But sometimes you have to see that story told for yourself, because hearing about it is not enough.


Sunday, 10 February 2019

REVIEW: Sweet Phoebe by Michael Gow

Marcus McKenzie & Olivia Monticciolo in Sweet Phoebe
Photo: Teresa Noble photography

Frazer and Helen are a middle-class married couple with A-type personalities who do everything a thousand percent. They are in complete control of their burgeoning design careers and their marriage is solid. They check in with each other, they are supportive and attentive. And they set aside time for sex. Everything in their life is moving like clockwork.

When their friends, who are off to a retreat for a week for couples counselling, ask Frazer and Helen to look after their dog, Phoebe, Helen says yes, to Frazer’s annoyance. But soon enough, Frazer and Helen have bonded over how great their marriage is, how sad they are for their friends – and Phoebe becomes another goal, another routine to tick off their list of daily accomplishments.

Everything is going well until Phoebe gets out and runs away.

Michael Gow’s play is twenty-five years old and is definitely a period piece, which Red Stitch’s new production embraces. Not that it’s embarrassing early 90s clothing, but it does drop the characters into a minimalist set of black marble with a bright red feature arch. The cluster of neon on the corner feels like a leftover piece of the 80s, but that’s what the early 90s was.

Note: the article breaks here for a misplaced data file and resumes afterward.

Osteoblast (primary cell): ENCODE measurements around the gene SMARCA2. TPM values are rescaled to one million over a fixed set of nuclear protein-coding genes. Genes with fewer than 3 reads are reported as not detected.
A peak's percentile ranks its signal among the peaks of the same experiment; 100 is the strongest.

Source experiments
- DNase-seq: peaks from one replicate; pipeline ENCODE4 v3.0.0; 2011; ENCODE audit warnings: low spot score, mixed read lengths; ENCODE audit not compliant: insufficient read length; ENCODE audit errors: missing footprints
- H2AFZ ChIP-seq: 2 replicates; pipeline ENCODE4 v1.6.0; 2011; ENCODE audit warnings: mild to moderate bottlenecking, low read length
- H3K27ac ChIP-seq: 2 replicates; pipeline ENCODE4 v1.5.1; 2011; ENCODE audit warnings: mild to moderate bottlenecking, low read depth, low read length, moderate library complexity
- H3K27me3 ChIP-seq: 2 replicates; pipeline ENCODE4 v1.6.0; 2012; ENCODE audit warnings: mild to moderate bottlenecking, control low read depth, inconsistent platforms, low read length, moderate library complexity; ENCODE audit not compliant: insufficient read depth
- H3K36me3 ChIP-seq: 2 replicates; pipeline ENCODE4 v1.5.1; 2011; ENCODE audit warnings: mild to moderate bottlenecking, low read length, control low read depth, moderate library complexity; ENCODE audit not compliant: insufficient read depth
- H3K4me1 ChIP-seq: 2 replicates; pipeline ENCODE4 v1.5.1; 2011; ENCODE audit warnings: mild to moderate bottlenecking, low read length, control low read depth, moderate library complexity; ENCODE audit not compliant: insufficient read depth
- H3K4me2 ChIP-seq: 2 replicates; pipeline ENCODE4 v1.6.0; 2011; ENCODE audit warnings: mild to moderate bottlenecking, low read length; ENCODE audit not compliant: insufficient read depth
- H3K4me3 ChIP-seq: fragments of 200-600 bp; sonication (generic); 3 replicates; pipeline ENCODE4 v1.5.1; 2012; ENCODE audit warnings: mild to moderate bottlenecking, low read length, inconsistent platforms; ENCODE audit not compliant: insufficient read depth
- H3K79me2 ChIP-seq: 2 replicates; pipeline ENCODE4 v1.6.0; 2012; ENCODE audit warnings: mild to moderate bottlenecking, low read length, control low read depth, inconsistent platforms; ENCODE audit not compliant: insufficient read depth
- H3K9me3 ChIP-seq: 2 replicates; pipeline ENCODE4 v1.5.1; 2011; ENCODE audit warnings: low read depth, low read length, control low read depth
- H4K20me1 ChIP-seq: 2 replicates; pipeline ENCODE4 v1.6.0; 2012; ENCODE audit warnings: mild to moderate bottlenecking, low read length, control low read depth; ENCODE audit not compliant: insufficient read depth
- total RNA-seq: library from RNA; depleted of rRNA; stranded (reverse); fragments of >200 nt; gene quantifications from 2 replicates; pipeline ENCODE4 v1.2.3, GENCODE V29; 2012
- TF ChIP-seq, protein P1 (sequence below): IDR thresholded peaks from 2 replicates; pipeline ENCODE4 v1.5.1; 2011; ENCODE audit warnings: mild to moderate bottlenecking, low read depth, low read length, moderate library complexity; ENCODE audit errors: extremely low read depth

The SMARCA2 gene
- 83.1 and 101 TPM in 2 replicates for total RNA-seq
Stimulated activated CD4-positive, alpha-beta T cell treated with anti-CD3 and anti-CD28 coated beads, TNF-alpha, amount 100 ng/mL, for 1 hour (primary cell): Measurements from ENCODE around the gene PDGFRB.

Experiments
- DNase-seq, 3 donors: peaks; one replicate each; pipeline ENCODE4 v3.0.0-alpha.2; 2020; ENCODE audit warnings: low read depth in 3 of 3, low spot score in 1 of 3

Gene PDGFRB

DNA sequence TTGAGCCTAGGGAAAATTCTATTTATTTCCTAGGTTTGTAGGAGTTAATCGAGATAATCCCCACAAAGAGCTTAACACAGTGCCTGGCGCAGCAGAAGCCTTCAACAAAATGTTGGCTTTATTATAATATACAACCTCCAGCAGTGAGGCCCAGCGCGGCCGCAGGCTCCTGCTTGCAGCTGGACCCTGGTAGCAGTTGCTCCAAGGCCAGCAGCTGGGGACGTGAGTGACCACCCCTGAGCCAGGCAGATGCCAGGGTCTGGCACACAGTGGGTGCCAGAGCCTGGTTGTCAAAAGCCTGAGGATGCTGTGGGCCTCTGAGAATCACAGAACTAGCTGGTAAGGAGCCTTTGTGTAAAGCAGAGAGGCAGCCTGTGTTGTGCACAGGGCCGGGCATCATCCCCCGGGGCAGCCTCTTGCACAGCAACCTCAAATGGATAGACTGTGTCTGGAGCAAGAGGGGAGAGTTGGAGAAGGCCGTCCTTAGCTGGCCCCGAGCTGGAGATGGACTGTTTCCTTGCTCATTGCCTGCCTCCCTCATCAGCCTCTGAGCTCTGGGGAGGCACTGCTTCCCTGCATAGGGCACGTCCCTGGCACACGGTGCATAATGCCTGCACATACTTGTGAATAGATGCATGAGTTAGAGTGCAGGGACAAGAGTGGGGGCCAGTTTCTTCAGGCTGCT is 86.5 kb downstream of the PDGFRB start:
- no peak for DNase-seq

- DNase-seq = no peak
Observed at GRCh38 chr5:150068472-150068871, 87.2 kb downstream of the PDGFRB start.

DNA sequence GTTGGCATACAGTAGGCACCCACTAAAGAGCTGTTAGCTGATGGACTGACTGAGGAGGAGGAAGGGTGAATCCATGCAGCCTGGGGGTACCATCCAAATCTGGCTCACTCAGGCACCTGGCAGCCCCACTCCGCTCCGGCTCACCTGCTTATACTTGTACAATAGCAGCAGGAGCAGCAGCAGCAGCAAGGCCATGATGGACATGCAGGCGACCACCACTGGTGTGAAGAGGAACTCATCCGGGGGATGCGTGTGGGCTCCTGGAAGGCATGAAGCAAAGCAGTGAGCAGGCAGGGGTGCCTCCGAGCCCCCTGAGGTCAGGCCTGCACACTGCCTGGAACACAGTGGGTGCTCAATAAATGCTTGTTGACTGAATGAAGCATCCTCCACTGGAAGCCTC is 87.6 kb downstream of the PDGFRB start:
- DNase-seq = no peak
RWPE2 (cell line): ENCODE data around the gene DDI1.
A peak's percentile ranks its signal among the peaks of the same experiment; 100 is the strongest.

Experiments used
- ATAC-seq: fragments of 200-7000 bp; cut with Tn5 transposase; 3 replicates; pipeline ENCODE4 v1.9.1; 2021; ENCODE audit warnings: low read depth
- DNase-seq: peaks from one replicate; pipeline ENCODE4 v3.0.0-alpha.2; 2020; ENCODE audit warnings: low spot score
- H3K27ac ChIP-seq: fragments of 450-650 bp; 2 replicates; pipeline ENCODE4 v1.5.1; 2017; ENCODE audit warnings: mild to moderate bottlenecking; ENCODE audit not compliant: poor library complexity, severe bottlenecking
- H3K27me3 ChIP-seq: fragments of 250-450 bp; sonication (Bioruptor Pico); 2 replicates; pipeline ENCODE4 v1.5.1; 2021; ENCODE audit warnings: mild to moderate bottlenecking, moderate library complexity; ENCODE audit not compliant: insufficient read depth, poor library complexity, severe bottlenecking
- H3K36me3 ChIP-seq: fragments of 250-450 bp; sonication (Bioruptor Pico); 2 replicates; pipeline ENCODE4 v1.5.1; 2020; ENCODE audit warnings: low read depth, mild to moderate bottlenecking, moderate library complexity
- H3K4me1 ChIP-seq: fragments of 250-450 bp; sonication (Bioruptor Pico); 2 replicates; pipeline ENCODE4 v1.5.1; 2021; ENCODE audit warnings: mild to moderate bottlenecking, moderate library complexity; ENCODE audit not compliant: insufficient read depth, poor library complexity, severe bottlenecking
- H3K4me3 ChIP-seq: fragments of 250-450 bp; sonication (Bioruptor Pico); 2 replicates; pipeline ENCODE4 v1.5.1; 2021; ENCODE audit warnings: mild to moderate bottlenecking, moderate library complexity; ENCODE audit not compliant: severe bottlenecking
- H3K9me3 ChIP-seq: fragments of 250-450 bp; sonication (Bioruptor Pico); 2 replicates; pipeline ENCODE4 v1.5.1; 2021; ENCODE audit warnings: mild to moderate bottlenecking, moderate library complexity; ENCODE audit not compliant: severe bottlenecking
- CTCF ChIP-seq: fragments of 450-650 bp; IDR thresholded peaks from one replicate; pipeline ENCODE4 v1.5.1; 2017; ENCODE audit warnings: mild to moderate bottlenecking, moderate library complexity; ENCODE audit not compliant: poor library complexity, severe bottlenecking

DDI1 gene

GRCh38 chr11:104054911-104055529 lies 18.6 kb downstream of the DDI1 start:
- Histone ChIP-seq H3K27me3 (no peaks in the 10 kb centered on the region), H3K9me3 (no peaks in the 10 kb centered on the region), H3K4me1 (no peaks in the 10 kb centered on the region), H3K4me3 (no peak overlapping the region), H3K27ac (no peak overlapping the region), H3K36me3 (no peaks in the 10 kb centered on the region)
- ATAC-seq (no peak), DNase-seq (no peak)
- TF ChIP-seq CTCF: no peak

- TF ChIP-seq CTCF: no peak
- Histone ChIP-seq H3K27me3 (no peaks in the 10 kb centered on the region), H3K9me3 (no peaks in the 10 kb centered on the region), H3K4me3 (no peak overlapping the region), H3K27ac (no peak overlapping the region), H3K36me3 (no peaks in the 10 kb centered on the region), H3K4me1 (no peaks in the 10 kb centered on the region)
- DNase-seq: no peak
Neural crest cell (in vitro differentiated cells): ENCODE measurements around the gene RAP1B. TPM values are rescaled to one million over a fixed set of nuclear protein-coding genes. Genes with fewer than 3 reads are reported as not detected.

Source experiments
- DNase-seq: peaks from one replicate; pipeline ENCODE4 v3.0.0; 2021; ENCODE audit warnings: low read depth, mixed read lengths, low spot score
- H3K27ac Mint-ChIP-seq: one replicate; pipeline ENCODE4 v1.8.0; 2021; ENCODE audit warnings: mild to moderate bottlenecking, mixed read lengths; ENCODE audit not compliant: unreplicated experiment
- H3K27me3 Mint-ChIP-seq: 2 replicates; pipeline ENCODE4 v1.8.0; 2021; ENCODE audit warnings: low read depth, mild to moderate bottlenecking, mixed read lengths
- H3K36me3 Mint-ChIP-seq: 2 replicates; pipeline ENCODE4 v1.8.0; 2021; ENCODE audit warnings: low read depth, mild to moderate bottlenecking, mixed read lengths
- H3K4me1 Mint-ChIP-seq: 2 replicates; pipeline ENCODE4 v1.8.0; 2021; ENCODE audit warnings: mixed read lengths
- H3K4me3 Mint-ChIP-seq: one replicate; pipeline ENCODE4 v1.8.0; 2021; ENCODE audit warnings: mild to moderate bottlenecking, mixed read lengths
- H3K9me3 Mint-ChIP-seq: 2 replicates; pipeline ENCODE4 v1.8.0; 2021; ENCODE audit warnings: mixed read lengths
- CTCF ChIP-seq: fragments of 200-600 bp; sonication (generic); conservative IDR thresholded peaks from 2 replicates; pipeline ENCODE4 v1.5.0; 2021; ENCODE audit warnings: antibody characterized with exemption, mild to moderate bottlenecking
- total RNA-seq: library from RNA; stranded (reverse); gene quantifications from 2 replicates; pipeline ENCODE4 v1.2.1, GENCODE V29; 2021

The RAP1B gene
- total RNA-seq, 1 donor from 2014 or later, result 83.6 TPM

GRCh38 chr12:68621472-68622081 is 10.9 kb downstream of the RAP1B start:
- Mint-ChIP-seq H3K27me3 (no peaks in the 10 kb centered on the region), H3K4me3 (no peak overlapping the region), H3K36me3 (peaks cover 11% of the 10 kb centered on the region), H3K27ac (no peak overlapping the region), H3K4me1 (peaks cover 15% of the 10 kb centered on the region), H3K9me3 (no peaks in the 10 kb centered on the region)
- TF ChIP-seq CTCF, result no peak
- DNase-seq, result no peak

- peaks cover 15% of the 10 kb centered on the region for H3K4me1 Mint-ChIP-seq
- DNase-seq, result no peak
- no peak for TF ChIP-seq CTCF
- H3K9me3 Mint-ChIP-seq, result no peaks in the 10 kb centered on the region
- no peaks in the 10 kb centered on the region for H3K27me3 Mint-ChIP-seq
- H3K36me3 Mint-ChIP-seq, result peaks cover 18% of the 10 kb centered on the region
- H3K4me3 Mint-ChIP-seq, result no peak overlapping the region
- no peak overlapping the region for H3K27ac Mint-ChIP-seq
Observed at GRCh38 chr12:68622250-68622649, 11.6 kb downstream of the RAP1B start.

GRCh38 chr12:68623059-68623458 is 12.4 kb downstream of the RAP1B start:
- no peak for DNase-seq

Previous productions I have seen have tried to make Frazer and Helen likeable at the start, before Phoebe goes missing – and it’s after that you are left to figure out how long to feel sorry for them. Director Mark Wilson’s take on the text is far darker; he has no sympathy for these people, whose all-consuming passion for work is what makes them unable to look after a dog or each other.

Laura Jean Hawkins’ set is a black void, with cuts of red and sharp edges. This home is cold, austere, uncomfortable. When Frazer brings Helen a vintage “Bless This House” sign, it’s a literal sign of warmth that is only there to be destroyed. Laura Mibus’ lighting design is intuitive and particular; a spot finds Helen’s classic moment of triumph, but colder boxes of light isolate Frazer during his loss of control late in the play.

The performances by Marcus McKenzie and Olivia Monticciolo are so full-on that it’s hard to find any sympathy for them as life spirals out of control. But the further into the story we plow, the more fascinating these portrayals were. And once their trust in each other begins to crack, McKenzie and Monticciolo are stunning. Wilson’s vision for this piece is remarkably clear once all hope seems lost and Frazer & Helen self-destruct.